Dominic Barrett, Executive Director
Dominic Gibbons Barrett is the Executive Director of Shalom Farms. He was drawn to UMUMR by a lifelong passion for social justice, a desire to find equitable and sustainable ways to empower communities, and a belief in the transformative power of food. He came to Shalom Farms from Palmetto Project in Charleston, SC where he ran their statewide Youth, Families and Schools Programs and chaired South Carolina’s only immunization coalition. In addition to providing leadership on a number of local and regional food access initiatives, he served on the Governor’s Transition Council on Agriculture and Forestry and is on the board of the Virginia Food System Council where he works to develop statewide strategies to improve the food system in ways that benefit the most poor and marginalized communities. In 2010, Bread for the World recognized Dominic as one of the “the best and brightest young advocates” on issues of hunger. Other recognition include Style Weekly’s 2012 Top 40 Under 40, The Valentine’s Richmond History Maker award for social justice, and Style Weekly’s 2014 Power List. He is most proud that his “Little Brother” Devonte still wants to hang out after being paired for 4 years and that his jump shot is only slightly worse than it was 10 years ago.
Steve Miles, Farm Manager
Steve Miles is the Farm Manager for Shalom Farms. He has over ten years of horticultural experience with his primary focus being on sustainable methods of farming both in greenhouses and in the field. With a Masters of Theological Studies from Vanderbilt Divinity School, he is especially passionate about the theological connections between food and faith, and he cannot imagine a job that more fully encompasses his interests. Steve and his wife Amanda have two boys, Eden and Asher, who love to dig in the dirt as much as he does. When he’s not on the farm, Steve enjoys spending time with his family, playing music that Amanda doesn’t really like, reading “good” books, and surfing the fickle waves of his beloved Outer Banks.
Sara Schmatz, Volunteer and Education Coordinator
Sara is thrilled to join the Shalom Farms community as Volunteer and Education Coordinator. She comes to Shalom after two seasons with Broadfork Farm, a small-scale, diversified, certified naturally grown farm just outside of Chesterfield’s sprawling suburbia. Sara holds a bachelor’s degree in theatre performance from VCU and once attended circus school in Vermont with hopes of becoming a trapeze artist. Her passions now lie in the rich soils of biologically managed food production, and in sharing the beauty of growing food with anyone who will listen. When she’s not on the farm, Sara can probably be found doing yoga, dreaming up new recipes to cook, and reading too many books at once.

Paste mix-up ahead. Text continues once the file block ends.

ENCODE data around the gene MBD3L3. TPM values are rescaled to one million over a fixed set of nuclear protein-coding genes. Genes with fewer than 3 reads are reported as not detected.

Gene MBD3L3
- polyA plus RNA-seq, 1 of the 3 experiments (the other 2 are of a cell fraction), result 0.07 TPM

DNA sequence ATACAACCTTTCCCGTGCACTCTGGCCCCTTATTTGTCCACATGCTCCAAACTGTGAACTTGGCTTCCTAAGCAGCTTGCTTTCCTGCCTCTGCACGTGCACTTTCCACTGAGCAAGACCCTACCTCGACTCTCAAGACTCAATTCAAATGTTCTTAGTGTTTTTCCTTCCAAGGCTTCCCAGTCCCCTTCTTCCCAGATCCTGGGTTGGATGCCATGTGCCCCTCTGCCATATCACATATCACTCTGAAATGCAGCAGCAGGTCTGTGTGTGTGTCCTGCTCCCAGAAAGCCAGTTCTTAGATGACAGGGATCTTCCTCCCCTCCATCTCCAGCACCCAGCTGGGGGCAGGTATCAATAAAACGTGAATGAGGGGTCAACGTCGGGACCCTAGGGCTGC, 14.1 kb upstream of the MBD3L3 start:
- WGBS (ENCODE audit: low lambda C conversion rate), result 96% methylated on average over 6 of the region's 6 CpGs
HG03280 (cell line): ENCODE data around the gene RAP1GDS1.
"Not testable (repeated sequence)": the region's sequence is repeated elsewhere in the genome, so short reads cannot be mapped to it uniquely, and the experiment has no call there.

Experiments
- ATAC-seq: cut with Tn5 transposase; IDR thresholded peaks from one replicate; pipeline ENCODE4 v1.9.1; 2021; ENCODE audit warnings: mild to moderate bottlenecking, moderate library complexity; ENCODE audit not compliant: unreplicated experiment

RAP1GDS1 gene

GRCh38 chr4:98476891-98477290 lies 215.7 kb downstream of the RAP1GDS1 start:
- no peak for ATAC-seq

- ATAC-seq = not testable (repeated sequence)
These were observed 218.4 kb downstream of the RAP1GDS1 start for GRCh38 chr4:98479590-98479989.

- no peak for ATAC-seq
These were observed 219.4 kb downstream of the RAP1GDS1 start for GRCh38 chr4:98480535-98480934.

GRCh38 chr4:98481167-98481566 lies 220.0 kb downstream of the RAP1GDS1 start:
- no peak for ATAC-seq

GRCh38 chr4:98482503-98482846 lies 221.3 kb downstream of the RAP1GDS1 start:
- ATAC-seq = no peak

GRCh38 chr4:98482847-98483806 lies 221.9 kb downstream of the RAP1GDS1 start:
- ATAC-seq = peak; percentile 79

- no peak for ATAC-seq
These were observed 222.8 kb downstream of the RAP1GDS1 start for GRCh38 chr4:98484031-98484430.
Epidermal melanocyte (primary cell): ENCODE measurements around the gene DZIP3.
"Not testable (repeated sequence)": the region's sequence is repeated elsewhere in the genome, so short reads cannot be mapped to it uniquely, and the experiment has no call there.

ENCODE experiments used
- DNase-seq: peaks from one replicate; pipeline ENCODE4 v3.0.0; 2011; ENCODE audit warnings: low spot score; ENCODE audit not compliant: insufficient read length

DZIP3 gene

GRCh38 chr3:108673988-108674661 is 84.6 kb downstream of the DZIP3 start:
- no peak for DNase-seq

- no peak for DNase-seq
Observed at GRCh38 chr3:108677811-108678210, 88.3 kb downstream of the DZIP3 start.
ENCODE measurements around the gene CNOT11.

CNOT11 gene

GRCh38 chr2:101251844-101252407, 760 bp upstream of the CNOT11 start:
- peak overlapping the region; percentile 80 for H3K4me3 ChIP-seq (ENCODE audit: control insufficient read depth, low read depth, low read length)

Chad was raised in a family of farmers and gardeners and comes from a community of people deeply committed to their place on the plains of western Minnesota. He spent two seasons (2012 and 2013) at the Easy Bean CSA near Milan, MN and couldn’t be happier to find himself in a place with equally committed people at Shalom Farms. Chad has been a member of the Land Stewardship Project (LSP) since 2003, completed the Farm Beginnings Program in 2004, and has served on the organization’s board of directors since 2012. Through LSP Chad has advocated for beginning farmers in Washington D.C., spoken to members and state legislators about the importance of high quality affordable healthcare for beginning farmers, and works for the renewed viability of rural communities as places that support a high quality of life. Chad served five years in elected office, in his family’s longtime home, as a member of the Sacred Heart city council as well as county level involvement with economic development and agriculture. Chad recently finished his undergraduate degree in Philosophy from Southwest Minnesota State University and is looking forward to getting to know, in all seasons, the wind in the trees, sunset painted landscape, movement of stars, and how the Virginia soil feels in his hands.
Laura Skove, Farmer in Residence 2015
Laura is a recently returned Peace Corps Volunteer who spent the last twenty-seven months in Cameroon, central Africa. She worked on programs to address malnutrition and food security, targeting women farmers and encouraging the agricultural and nutritional use of soy and a tree called moringa. Before that, she worked as a river guide for the James River Association, and for the New York City Department of Parks and Recreation. A Richmond native, she is thrilled to be back in her home town, and doubly thrilled to be working in close partnership with a flush toilet for the first time in over two years. Laura graduated with honors from New York University with bachelor’s degrees in history and French. In her free time, she enjoys hammocks, Shaun T fitness, pickled anything, and canoe trips.